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School of Biological and Behavioural Sciences

Thomas Del Santo O'Neill


PhD student



Project title: Methods and policy pathways to optimise production of multiple interacting fish stocks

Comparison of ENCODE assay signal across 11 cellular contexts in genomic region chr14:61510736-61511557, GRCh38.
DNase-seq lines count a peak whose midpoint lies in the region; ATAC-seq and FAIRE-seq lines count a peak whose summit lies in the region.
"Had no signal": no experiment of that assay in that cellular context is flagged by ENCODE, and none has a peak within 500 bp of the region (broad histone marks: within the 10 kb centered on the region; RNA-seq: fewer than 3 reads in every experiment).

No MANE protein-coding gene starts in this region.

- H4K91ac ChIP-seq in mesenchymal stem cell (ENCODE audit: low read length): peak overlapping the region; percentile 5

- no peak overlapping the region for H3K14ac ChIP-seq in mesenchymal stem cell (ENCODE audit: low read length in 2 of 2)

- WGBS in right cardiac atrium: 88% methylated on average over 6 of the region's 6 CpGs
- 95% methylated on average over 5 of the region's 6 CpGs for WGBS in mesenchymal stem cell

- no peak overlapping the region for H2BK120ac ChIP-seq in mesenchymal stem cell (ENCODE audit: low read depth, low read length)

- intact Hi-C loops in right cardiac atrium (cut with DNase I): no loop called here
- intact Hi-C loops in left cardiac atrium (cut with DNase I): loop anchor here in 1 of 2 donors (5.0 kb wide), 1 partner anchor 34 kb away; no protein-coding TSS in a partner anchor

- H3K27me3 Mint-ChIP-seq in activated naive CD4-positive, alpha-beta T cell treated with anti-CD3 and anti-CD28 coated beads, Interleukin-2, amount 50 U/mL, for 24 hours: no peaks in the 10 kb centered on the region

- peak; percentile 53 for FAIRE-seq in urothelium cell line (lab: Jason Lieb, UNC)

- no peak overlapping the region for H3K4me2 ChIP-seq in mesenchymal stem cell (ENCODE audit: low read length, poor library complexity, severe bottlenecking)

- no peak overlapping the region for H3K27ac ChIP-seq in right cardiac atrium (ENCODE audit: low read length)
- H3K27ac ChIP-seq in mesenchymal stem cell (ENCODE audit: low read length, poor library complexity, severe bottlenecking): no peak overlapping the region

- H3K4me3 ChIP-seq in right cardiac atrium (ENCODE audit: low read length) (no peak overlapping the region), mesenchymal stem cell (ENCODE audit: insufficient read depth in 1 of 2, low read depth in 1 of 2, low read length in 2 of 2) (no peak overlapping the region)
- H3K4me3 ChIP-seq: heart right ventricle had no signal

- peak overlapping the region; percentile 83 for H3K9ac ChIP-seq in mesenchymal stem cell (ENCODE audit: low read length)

Summary: Global environmental issues related to food security, biodiversity, and use of antibiotic, pesticides and fertilizers suggest use of smart mixtures of crops/stocks in agriculture, forestry, farming, and ranching: so-called polycultures. A barrier to this is, however, the complexity of polycultures compared to monocultures. Not only do different species naturally interact, ecological theory predicts that the sensitivity of the composition of polycultures to external pressures (e.g. fertilization, climate, or pests) increases steadily with the number of co-existing species. Hence there is a need for methods to (1) set attainable management objectives for polycultures in light of inherent trade-offs, (2) identify corresponding optimal mixtures, and (3) understand the predictability of outcomes, and of the management intensity required to attain optima in view of inherent uncertainties. When stakeholders with different roles manage and/or use the polyculture one also needs to (4) understand agreeability of objectives. We use the intensely managed mixed fishery of the North Sea as a model system. It is well described by ecological models and the benefits of managing it as a polyculture are acknowledged amongst stakeholders. The aim of this project is to develop the prototype of a management plan, addressing the four problem areas enumerated above, to be used in future fisheries management.



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